Creating awareness in response to atrocities hidden in alleys and brothels, tenements and executive offices is very important. Awareness can lead to the pursuit of further education and activism. Awareness can inspire and create hope in the unseen places of our world. To that end awareness means we rejoice with them that rejoice and mourn with them that mourn.
Awareness can be viral in that it can lead to advocacy and activism. But what happens when those creating awareness simplify the message for easy consumption and unashamedly play to our often insular and over-inflated worldview that we can save the world? You get 100 million hits.
You also get passion-filled and loosely educated constituents attempting to become activists. To that end, we can thank the filmmakers for poorly educating millions on a very complex issue. Maybe “poorly” is too strong of a word. How about lightly educating millions?
But it is here I am reminded of John Perkins’s many sermons on “over-evangelizing the world too lightly.” The same can be said in regards to over-discipling the world too lightly.
Some describe the Kony video as a new form of the TV infomercial, light on facts but heavy on hype. The product being marketed can literally do everything for $19.99 plus shipping and handling. Honestly, I have no idea what $30, a bracelet, a T-shirt, and millions of hits on YouTube produces. I am not sure anyone knows. This is new territory in many ways.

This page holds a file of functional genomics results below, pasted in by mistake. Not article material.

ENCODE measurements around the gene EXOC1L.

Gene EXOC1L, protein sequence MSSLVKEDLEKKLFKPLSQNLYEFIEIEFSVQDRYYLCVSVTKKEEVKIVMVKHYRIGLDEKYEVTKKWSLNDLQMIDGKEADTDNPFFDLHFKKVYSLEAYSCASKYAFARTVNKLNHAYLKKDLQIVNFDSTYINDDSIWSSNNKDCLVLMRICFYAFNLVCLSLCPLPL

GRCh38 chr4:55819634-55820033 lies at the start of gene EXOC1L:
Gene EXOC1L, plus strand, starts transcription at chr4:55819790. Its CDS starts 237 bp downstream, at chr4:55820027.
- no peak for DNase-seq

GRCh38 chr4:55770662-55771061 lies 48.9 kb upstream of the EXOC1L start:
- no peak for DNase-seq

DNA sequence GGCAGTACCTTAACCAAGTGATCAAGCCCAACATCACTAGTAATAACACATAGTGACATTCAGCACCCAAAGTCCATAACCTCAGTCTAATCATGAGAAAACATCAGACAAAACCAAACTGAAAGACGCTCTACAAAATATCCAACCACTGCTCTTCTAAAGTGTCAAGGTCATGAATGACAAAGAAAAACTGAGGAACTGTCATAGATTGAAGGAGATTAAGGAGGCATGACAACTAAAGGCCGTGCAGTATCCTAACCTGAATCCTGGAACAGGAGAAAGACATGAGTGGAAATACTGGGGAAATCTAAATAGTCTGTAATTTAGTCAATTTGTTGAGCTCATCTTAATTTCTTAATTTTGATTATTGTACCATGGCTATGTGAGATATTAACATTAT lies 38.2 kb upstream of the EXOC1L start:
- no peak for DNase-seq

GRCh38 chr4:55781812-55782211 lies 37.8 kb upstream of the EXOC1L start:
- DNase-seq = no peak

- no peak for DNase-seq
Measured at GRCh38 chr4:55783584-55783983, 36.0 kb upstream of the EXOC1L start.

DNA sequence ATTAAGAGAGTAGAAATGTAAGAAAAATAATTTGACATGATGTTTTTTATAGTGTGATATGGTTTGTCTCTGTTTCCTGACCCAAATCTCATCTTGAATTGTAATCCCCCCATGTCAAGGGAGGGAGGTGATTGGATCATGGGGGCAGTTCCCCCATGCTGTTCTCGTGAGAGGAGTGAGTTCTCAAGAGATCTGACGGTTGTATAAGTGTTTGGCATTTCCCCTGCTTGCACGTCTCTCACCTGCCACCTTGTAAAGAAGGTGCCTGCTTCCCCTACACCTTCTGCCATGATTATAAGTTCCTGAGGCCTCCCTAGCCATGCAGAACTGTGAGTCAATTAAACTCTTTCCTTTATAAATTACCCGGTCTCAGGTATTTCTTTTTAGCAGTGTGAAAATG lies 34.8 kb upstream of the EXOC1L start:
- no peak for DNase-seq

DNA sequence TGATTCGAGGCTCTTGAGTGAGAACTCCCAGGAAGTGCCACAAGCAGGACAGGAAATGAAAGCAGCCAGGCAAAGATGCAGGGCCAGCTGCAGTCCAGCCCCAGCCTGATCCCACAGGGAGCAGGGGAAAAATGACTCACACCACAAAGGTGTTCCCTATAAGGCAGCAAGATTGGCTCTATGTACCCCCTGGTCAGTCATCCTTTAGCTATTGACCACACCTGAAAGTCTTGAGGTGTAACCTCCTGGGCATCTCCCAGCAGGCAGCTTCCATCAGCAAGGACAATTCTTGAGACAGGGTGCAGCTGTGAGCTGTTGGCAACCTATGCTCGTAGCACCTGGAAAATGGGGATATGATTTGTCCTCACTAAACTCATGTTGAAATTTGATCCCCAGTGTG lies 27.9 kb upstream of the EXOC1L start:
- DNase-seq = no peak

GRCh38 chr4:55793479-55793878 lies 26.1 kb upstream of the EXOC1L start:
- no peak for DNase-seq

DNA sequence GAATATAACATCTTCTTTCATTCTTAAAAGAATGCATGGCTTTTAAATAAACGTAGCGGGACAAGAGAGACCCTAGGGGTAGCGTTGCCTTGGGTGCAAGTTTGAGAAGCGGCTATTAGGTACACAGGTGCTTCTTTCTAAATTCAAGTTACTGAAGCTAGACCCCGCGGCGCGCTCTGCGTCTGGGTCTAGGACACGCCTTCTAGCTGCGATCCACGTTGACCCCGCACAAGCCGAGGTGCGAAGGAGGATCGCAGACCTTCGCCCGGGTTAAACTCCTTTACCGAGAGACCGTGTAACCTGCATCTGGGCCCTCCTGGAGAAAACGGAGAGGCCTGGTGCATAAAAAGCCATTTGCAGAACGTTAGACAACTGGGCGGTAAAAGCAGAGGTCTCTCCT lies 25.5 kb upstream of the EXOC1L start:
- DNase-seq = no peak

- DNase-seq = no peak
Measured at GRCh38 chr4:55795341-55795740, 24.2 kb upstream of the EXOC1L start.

What I do know and fear is we run the risk of moving from true advocacy and activism, to what I heard on a recent news show labeled as “slacktivism.” I hope this word never makes it into Webster’s Dictionary, but we can easily assert a definition for this occasion.
KEEPING IT SIMPLE: Filmmaker Jason Russell, co-founder of Invisible Children and the director "Kony 2012," agrees with critics who have called the film oversimplified. "It was deliberately made that way," he says. (Photo: Brendan McDermid/Newscom)
Slacktivism is feeling satisfied that one has contributed to ending injustice in the world because they have pressed the send button. This is in no way to diminish from the importance of giving of money to support a cause or to make light of informing people about a great injustice. And maybe for some people pressing the send button while sipping a latte is a good start. But can we all agree that it should not be the only missional proposition to millions of viewers? If you really have the platform and ability to tell a great story, please encourage us to do more than purchase a kit. If nothing else, we privileged people need that encouragement.
We need the type of encouragement Jesus provided both in word and in deed. The scripture that says “Greater love has no one than this, that someone lay down his life for his friends” has made its way into my reflection time more than once this past week.